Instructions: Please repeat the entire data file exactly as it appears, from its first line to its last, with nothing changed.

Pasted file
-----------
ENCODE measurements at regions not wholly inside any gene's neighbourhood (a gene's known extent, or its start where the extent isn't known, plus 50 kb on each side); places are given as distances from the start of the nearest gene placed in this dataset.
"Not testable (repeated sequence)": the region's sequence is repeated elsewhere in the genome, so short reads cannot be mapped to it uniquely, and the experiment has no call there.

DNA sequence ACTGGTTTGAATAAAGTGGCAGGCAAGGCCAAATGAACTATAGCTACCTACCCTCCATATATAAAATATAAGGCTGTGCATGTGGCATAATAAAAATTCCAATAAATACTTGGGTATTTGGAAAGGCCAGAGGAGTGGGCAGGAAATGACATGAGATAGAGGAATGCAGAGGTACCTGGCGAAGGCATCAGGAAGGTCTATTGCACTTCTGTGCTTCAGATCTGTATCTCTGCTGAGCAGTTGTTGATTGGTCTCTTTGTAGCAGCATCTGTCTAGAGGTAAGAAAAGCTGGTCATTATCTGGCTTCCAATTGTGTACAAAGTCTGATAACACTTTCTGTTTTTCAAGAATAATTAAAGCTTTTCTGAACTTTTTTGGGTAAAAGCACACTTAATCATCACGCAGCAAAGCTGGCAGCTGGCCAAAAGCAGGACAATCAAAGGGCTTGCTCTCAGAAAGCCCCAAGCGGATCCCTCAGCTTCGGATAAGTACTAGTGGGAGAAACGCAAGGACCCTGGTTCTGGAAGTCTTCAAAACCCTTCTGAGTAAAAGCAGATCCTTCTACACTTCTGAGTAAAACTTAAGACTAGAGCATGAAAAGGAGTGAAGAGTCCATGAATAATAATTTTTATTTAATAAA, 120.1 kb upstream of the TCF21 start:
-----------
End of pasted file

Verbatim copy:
ENCODE measurements at regions not wholly inside any gene's neighbourhood (a gene's known extent, or its start where the extent isn't known, plus 50 kb on each side); places are given as distances from the start of the nearest gene placed in this dataset.
"Not testable (repeated sequence)": the region's sequence is repeated elsewhere in the genome, so short reads cannot be mapped to it uniquely, and the experiment has no call there.

DNA sequence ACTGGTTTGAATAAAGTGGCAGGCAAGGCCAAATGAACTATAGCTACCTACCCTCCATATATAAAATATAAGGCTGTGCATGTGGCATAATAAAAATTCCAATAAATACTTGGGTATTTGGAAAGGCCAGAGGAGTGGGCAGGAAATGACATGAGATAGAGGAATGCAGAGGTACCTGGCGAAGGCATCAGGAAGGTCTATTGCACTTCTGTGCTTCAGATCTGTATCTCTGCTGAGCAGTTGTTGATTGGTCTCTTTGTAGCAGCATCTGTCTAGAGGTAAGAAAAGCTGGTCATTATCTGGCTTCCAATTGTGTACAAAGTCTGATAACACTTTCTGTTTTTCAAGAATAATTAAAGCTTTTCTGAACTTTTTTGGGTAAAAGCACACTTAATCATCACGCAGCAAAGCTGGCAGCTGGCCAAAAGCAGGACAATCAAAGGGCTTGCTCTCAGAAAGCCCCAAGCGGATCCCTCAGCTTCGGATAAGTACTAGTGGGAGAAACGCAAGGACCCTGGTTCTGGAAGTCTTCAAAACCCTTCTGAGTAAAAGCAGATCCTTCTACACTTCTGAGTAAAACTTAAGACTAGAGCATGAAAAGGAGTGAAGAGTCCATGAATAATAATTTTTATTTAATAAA, 120.1 kb upstream of the TCF21 start: